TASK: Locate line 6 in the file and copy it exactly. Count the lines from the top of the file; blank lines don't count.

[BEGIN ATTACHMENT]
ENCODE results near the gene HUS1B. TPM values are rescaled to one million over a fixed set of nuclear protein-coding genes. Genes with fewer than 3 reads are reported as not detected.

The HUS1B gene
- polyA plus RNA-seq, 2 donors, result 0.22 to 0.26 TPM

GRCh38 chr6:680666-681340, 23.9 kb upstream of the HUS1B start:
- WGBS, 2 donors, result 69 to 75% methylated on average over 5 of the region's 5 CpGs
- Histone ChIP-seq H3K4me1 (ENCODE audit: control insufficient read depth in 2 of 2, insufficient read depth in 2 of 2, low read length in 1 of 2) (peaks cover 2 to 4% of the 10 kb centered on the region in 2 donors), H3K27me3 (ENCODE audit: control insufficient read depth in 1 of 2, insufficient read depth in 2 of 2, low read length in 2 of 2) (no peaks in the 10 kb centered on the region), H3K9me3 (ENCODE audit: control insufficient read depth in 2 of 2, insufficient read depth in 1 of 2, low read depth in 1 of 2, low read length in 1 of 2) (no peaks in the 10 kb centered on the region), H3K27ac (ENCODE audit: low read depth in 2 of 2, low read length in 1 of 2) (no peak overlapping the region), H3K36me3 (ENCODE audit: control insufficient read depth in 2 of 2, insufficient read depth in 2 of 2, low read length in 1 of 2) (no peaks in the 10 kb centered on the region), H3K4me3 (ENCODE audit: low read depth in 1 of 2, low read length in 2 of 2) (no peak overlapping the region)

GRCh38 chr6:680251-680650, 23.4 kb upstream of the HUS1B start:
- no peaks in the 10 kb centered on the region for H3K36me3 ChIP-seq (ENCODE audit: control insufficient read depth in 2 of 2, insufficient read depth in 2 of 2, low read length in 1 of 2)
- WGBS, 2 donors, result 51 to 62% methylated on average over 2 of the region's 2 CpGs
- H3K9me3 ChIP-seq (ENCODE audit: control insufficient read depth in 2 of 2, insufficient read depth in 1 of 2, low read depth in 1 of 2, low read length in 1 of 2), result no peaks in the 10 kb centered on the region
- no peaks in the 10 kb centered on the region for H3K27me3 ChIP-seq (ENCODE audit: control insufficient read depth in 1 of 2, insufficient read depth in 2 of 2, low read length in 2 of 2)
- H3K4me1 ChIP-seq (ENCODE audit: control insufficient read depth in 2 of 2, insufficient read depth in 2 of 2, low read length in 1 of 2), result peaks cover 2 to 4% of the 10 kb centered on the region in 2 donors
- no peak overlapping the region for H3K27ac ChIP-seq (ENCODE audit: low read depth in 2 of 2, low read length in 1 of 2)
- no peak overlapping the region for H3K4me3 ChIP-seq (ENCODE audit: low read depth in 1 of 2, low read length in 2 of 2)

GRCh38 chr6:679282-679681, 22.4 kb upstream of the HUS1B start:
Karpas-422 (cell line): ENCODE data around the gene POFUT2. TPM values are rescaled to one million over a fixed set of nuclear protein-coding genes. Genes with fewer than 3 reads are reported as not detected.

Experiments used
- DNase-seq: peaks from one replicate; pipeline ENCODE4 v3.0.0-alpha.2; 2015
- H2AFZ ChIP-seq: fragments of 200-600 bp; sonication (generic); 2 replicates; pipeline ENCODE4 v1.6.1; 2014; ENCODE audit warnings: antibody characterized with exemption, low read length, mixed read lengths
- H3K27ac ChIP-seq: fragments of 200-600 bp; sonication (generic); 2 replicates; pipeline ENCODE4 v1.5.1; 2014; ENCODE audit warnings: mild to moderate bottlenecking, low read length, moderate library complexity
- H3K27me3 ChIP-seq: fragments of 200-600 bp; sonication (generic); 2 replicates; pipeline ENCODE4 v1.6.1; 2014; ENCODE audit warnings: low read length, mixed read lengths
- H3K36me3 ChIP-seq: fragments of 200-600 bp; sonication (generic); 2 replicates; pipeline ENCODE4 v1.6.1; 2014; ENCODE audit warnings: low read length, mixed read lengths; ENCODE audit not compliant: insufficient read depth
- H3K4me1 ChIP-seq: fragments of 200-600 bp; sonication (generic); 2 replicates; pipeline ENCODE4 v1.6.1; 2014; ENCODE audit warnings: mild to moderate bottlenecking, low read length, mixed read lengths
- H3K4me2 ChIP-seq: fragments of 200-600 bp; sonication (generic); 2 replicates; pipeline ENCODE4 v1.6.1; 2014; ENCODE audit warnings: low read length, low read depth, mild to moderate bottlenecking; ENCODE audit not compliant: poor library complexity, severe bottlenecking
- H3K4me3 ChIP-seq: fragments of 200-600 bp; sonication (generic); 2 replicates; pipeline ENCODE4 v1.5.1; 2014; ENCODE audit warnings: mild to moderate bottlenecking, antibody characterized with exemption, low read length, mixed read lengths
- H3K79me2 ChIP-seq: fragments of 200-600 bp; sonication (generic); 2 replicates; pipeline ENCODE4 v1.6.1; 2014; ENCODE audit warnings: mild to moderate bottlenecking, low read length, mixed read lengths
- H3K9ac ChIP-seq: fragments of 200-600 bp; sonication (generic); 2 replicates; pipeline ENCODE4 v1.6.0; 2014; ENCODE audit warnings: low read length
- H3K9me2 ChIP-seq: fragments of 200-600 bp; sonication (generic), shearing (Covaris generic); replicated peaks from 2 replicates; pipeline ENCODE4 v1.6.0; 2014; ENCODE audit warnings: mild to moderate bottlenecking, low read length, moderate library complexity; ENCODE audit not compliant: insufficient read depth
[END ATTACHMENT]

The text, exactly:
- Histone ChIP-seq H3K4me1 (ENCODE audit: control insufficient read depth in 2 of 2, insufficient read depth in 2 of 2, low read length in 1 of 2) (peaks cover 2 to 4% of the 10 kb centered on the region in 2 donors), H3K27me3 (ENCODE audit: control insufficient read depth in 1 of 2, insufficient read depth in 2 of 2, low read length in 2 of 2) (no peaks in the 10 kb centered on the region), H3K9me3 (ENCODE audit: control insufficient read depth in 2 of 2, insufficient read depth in 1 of 2, low read depth in 1 of 2, low read length in 1 of 2) (no peaks in the 10 kb centered on the region), H3K27ac (ENCODE audit: low read depth in 2 of 2, low read length in 1 of 2) (no peak overlapping the region), H3K36me3 (ENCODE audit: control insufficient read depth in 2 of 2, insufficient read depth in 2 of 2, low read length in 1 of 2) (no peaks in the 10 kb centered on the region), H3K4me3 (ENCODE audit: low read depth in 1 of 2, low read length in 2 of 2) (no peak overlapping the region)